Healthy Living

Eye Disorders Associated with Muscular Dystrophy

Eye Disorders Associated with Muscular Dystrophy

Eye Disorders Associated with Muscular Dystrophy

Everyone is highly dependent on their vision to stay aware of their external environment. Hence diseases of the eye are highly debilitating. It is especially worrisome if such a condition emerges along with muscular weakness. Degrees of visual impairment vary significantly between various muscular dystrophy diseases.

One may ask how can muscular dystrophy affect our vision. Eyes use muscles to focus themselves, and the movement of eyes is also required for proper vision. Muscular strength is needed to open and close them, and ocular muscles also play a role in maintaining the pressure in our eyeballs. Some of the mutations in genes that affect muscles may also affect internal parts of the eye, like the blood vessels, pigment, retina, and neural conduction. There are various mechanisms involved in visual disturbances related with muscular dystrophy.

As muscular dystrophy is a collective name for a group of diseases, ocular manifestations vary greatly between individuals, depending on the cause of MD.

To focus them, eye uses muscles and for proper vision movement of eyes is required. To open and close them muscular strength is needed and the pressure in our eyeballs is maintained by ocular muscles.  Even the internal parts may be affected due to gene mutation that affects muscles. Visual disturbances with muscular dystrophy are various mechanisms. Depending on the cause of MD, between individuals, ocular manifestations may vary. Duchene and Becker muscular dystrophy are the two most common ones that occur. Mutation of the dystrophin gene causes it. To maintain strength muscular fibres need dystrophin. Also in the normal working of retinal pigment, specific brain centres and extra-ocular musculature, dystrophin gene plays a critical role. In brain synapses and retina, dystrophin is abundant. The effect of mutation of dystrophin gene on the eye sight has been studied. It is observed that in these disorders, there is little impairment of functioning of retina and more or less vision is preserved.

Myotonic dystrophy is characterized by muscular wasting and it is multi system disease. At very early stages it may show the symptoms of weak extra-ocular muscles, reduced visual activity and ophthalmoplegia. Also they may show symptoms of ptosis. The vision may be blurred and focussing on another object can be difficult. Also there is reduction in internal pressure. In those who have myotonic dystrophy, according to newer studies, the risk of macular degeneration is very high.

Oculopharynegal muscular dystrophy is a condition in which the ocular and pharyngeal muscles become progressively weak. One of the most initial sign is bilateral ptosis. When the person is tried at the end of the day the person may have difficulty in keeping the eyelids open.  But this problem may arise at the start of the day as the disease progresses. There can also be slight ophthalmoplegia.  Doubling of vision may be present.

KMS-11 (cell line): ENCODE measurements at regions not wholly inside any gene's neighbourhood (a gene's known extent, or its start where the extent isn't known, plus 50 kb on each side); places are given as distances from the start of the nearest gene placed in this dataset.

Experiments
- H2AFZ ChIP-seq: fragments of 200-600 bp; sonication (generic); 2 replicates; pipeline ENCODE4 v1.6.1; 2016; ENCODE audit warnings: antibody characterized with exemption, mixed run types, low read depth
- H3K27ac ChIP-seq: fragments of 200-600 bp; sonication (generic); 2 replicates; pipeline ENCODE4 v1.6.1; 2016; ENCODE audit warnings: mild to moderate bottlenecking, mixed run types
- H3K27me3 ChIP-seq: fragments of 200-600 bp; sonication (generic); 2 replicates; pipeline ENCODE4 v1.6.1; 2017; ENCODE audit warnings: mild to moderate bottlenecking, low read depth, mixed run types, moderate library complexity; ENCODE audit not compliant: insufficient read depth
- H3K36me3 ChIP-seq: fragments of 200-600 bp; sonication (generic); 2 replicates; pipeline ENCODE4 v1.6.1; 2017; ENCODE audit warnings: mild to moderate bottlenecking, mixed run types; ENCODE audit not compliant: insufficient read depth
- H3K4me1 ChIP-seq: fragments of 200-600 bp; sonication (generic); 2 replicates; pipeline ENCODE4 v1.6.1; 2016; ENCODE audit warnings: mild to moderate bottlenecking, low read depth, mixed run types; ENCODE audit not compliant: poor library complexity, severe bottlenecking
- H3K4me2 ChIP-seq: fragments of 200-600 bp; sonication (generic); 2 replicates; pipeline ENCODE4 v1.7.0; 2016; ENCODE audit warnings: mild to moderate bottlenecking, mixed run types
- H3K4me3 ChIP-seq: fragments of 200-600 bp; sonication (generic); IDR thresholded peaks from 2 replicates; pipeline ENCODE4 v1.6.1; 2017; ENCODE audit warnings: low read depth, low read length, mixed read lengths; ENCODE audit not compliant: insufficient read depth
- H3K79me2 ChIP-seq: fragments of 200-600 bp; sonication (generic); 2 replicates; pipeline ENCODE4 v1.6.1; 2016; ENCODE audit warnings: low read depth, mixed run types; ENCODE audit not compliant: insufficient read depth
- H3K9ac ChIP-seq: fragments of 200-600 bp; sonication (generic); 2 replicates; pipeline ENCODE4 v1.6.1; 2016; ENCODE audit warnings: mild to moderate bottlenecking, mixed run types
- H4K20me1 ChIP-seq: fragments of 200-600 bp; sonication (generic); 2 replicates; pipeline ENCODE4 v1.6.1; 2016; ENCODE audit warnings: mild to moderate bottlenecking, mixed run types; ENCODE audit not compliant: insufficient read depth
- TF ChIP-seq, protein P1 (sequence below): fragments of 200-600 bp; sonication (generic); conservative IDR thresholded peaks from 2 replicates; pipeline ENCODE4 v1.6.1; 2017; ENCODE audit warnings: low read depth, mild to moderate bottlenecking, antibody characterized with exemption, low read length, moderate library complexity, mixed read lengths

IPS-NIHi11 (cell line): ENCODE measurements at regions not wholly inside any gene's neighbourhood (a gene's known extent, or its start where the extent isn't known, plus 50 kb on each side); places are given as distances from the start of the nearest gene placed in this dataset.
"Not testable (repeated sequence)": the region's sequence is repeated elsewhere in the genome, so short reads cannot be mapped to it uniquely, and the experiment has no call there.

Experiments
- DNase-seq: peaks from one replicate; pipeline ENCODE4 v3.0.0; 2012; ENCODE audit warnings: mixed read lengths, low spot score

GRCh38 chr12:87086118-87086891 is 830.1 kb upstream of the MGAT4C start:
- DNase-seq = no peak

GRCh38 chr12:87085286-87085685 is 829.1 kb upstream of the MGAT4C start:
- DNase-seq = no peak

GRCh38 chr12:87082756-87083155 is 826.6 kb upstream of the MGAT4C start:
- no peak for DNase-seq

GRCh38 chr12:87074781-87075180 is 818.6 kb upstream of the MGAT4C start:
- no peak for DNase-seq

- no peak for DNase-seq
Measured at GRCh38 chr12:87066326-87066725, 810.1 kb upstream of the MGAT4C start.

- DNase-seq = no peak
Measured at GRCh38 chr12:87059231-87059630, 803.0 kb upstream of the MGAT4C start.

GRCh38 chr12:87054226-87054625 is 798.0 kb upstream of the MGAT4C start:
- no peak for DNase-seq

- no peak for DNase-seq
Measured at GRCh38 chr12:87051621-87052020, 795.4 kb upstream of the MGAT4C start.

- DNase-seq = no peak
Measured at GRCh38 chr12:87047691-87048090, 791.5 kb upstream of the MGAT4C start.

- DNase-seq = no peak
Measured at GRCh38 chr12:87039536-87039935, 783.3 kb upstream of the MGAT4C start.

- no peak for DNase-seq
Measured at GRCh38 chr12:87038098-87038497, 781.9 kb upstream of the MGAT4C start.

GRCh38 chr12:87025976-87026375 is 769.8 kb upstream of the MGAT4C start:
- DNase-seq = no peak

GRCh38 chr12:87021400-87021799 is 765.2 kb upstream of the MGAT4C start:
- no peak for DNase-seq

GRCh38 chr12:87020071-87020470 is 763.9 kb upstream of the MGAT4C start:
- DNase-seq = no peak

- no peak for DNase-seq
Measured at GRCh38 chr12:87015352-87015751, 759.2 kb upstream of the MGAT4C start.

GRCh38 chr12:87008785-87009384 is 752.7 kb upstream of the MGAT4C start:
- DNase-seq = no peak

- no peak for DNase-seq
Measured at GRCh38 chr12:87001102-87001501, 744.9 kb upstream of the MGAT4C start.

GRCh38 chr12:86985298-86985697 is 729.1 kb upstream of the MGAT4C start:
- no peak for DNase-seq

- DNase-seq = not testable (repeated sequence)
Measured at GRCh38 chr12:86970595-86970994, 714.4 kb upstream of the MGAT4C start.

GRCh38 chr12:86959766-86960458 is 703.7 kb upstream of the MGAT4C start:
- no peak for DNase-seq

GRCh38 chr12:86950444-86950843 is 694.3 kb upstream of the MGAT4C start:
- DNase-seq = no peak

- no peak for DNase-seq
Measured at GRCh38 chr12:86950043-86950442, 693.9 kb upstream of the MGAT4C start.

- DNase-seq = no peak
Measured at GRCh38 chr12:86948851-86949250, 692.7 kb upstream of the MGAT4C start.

Facioscapulohumeral muscular dystrophy due to retinal telangiectasia it causes weakening of loss of vision. The severe complication is retinal detachment that may result into blindness. Conditions such as ptosis and lagophthalmos may arise due to weakening of extra ocular muscles. Risk of various infections may increase due to dysfunction of eyelids.

Limb girdle muscular dystrophy is a condition in which there is wasting of shoulder and hip muscles. In this condition facial muscles are mostly spared.  Compared to healthy people, risk of developing eye condition is slightly higher.

Distal muscular dystrophy affects primarily muscles of hands and feet. Rarely facial and extra-ocular muscles are involved. Compared to the healthy population, the risk of developing eye disease is more.

Congenital muscular dystrophy symptoms right from birth or may appear shortly after birth. Some symptoms may regress, progress or stabilize. There is a common association between ocular disease and congenital muscular dystrophies. Some may have compromised acuity whereas in some there may be complete loss of vision.

In people with MD, ocular function is often compromised. This can happen either due to weak extra-ocular muscles, retinopathy and macular degeneration. At an early stage it is important to identify this complication so that the further loss of vision is avoided.